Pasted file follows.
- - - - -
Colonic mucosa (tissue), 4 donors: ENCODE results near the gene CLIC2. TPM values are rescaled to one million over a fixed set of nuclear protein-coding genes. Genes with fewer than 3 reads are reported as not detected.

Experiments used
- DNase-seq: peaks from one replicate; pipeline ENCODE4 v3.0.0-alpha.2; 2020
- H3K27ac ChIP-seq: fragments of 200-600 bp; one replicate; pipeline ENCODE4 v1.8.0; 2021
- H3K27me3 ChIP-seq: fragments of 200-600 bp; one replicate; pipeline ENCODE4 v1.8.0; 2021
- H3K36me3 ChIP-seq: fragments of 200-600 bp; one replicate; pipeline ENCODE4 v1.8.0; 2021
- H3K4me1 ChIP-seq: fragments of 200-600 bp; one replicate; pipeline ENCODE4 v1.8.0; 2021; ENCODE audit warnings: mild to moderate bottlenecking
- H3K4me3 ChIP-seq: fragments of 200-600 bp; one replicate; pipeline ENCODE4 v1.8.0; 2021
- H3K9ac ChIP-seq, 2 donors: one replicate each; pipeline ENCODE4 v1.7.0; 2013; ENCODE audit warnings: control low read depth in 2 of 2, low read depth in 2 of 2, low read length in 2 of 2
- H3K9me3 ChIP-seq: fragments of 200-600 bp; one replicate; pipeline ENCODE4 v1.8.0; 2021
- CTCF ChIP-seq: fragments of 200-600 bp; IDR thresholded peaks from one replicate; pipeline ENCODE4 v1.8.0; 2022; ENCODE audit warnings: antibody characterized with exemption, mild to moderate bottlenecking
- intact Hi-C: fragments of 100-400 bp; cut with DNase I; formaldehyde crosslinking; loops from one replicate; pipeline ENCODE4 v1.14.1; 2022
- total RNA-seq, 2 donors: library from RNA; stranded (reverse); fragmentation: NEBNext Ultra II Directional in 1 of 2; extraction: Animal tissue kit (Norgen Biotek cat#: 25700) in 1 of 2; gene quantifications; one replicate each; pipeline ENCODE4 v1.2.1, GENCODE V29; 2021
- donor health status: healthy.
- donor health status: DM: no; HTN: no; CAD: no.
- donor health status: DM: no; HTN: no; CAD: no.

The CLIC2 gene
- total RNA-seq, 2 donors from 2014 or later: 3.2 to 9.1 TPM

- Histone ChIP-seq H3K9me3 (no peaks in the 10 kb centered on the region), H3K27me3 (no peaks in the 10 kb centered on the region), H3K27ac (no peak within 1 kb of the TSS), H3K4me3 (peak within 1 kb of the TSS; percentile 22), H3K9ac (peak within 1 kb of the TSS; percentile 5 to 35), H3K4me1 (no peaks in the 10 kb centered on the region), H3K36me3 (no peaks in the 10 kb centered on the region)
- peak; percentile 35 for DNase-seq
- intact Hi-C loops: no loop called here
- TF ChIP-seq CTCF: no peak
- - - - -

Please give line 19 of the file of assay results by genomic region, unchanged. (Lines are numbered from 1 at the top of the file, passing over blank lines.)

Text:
- Histone ChIP-seq H3K9me3 (no peaks in the 10 kb centered on the region), H3K27me3 (no peaks in the 10 kb centered on the region), H3K27ac (no peak within 1 kb of the TSS), H3K4me3 (peak within 1 kb of the TSS; percentile 22), H3K9ac (peak within 1 kb of the TSS; percentile 5 to 35), H3K4me1 (no peaks in the 10 kb centered on the region), H3K36me3 (no peaks in the 10 kb centered on the region)